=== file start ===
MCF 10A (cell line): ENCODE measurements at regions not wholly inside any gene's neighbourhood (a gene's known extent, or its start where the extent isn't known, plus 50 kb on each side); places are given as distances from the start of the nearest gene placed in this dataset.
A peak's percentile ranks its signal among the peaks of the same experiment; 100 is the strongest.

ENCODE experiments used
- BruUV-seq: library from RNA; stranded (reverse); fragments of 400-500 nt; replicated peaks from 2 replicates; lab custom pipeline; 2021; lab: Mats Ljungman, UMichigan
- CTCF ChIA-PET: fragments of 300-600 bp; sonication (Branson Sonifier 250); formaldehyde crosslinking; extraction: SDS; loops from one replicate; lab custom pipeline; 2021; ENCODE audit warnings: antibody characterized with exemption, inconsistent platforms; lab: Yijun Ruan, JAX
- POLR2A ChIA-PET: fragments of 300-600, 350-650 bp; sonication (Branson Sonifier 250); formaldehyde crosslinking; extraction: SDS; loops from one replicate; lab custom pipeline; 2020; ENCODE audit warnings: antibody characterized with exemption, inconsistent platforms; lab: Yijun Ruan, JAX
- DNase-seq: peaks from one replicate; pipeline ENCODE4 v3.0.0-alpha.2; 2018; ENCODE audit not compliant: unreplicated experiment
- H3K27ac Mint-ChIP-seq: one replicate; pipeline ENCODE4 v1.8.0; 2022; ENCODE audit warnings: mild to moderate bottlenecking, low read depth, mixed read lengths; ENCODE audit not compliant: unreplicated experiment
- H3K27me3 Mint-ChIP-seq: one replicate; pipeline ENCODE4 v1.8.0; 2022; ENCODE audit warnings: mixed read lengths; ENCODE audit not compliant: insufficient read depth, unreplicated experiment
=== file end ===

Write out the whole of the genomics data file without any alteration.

MCF 10A (cell line): ENCODE measurements at regions not wholly inside any gene's neighbourhood (a gene's known extent, or its start where the extent isn't known, plus 50 kb on each side); places are given as distances from the start of the nearest gene placed in this dataset.
A peak's percentile ranks its signal among the peaks of the same experiment; 100 is the strongest.

ENCODE experiments used
- BruUV-seq: library from RNA; stranded (reverse); fragments of 400-500 nt; replicated peaks from 2 replicates; lab custom pipeline; 2021; lab: Mats Ljungman, UMichigan
- CTCF ChIA-PET: fragments of 300-600 bp; sonication (Branson Sonifier 250); formaldehyde crosslinking; extraction: SDS; loops from one replicate; lab custom pipeline; 2021; ENCODE audit warnings: antibody characterized with exemption, inconsistent platforms; lab: Yijun Ruan, JAX
- POLR2A ChIA-PET: fragments of 300-600, 350-650 bp; sonication (Branson Sonifier 250); formaldehyde crosslinking; extraction: SDS; loops from one replicate; lab custom pipeline; 2020; ENCODE audit warnings: antibody characterized with exemption, inconsistent platforms; lab: Yijun Ruan, JAX
- DNase-seq: peaks from one replicate; pipeline ENCODE4 v3.0.0-alpha.2; 2018; ENCODE audit not compliant: unreplicated experiment
- H3K27ac Mint-ChIP-seq: one replicate; pipeline ENCODE4 v1.8.0; 2022; ENCODE audit warnings: mild to moderate bottlenecking, low read depth, mixed read lengths; ENCODE audit not compliant: unreplicated experiment
- H3K27me3 Mint-ChIP-seq: one replicate; pipeline ENCODE4 v1.8.0; 2022; ENCODE audit warnings: mixed read lengths; ENCODE audit not compliant: insufficient read depth, unreplicated experiment